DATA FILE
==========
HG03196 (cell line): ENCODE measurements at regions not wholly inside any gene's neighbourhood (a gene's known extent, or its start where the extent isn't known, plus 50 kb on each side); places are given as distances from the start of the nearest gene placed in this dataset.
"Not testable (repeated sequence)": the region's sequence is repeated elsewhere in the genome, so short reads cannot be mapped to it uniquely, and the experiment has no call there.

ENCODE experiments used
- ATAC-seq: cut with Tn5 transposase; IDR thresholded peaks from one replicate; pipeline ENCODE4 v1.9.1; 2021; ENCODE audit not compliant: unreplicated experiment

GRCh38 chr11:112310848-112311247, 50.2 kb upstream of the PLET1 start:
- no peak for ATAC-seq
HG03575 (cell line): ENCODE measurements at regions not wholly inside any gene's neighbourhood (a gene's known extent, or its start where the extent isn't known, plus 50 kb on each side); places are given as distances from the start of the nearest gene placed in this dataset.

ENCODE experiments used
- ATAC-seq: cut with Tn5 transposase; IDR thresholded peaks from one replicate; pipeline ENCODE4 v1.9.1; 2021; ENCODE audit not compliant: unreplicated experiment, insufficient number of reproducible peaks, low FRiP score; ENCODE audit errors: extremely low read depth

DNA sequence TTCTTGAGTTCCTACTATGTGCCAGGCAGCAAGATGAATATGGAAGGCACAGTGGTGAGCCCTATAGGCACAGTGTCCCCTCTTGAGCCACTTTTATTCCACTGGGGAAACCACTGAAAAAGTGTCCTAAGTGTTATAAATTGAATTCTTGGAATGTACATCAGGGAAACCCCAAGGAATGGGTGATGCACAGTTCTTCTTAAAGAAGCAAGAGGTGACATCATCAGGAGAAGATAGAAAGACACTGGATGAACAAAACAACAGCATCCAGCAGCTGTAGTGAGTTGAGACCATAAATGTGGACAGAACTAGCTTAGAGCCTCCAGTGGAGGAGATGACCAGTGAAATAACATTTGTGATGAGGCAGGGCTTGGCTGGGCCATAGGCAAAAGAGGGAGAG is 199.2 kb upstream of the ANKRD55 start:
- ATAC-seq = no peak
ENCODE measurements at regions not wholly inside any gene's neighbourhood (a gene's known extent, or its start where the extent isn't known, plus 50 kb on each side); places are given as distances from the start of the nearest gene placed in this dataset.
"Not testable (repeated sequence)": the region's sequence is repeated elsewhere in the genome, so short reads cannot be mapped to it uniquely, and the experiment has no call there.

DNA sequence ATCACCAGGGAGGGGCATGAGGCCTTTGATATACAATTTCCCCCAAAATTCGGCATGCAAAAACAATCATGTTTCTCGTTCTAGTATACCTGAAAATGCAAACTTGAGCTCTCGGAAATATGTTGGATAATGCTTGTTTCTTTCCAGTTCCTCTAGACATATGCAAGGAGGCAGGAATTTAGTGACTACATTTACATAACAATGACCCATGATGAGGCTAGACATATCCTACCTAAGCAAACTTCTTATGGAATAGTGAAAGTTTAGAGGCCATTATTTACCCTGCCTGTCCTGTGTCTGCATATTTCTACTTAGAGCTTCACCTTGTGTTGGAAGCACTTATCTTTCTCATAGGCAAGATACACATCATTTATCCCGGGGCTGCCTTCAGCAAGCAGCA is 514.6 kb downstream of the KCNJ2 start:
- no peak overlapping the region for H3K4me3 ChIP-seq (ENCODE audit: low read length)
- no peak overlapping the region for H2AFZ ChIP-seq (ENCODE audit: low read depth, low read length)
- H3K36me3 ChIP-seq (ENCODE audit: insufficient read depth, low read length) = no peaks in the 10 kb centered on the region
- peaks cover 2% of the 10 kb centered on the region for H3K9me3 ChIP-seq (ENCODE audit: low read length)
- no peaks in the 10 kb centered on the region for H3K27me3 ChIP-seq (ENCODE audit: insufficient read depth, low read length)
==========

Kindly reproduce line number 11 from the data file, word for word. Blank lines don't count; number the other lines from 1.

- ATAC-seq = no peak